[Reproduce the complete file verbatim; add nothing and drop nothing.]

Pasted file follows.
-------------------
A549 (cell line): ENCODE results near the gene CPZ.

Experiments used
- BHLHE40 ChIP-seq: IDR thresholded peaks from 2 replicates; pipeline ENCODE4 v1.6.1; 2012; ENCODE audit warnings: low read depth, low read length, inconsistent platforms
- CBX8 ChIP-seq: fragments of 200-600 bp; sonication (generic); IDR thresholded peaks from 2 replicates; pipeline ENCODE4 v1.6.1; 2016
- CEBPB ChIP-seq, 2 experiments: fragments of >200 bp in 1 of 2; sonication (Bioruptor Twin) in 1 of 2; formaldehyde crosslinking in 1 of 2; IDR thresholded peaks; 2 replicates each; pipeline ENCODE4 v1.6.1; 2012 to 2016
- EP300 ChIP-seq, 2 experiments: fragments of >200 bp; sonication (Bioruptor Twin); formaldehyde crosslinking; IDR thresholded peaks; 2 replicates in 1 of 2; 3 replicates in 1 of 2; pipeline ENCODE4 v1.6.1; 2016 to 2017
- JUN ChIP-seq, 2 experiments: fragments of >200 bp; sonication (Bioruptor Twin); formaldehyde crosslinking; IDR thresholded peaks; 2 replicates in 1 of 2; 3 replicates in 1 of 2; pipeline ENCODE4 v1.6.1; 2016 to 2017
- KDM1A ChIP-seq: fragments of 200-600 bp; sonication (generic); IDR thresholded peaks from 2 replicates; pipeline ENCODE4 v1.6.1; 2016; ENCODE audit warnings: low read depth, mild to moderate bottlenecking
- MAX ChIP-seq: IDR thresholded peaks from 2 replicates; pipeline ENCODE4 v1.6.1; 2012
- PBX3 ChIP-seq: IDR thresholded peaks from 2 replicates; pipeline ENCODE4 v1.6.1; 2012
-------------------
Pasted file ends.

A549 (cell line): ENCODE results near the gene CPZ.

Experiments used
- BHLHE40 ChIP-seq: IDR thresholded peaks from 2 replicates; pipeline ENCODE4 v1.6.1; 2012; ENCODE audit warnings: low read depth, low read length, inconsistent platforms
- CBX8 ChIP-seq: fragments of 200-600 bp; sonication (generic); IDR thresholded peaks from 2 replicates; pipeline ENCODE4 v1.6.1; 2016
- CEBPB ChIP-seq, 2 experiments: fragments of >200 bp in 1 of 2; sonication (Bioruptor Twin) in 1 of 2; formaldehyde crosslinking in 1 of 2; IDR thresholded peaks; 2 replicates each; pipeline ENCODE4 v1.6.1; 2012 to 2016
- EP300 ChIP-seq, 2 experiments: fragments of >200 bp; sonication (Bioruptor Twin); formaldehyde crosslinking; IDR thresholded peaks; 2 replicates in 1 of 2; 3 replicates in 1 of 2; pipeline ENCODE4 v1.6.1; 2016 to 2017
- JUN ChIP-seq, 2 experiments: fragments of >200 bp; sonication (Bioruptor Twin); formaldehyde crosslinking; IDR thresholded peaks; 2 replicates in 1 of 2; 3 replicates in 1 of 2; pipeline ENCODE4 v1.6.1; 2016 to 2017
- KDM1A ChIP-seq: fragments of 200-600 bp; sonication (generic); IDR thresholded peaks from 2 replicates; pipeline ENCODE4 v1.6.1; 2016; ENCODE audit warnings: low read depth, mild to moderate bottlenecking
- MAX ChIP-seq: IDR thresholded peaks from 2 replicates; pipeline ENCODE4 v1.6.1; 2012
- PBX3 ChIP-seq: IDR thresholded peaks from 2 replicates; pipeline ENCODE4 v1.6.1; 2012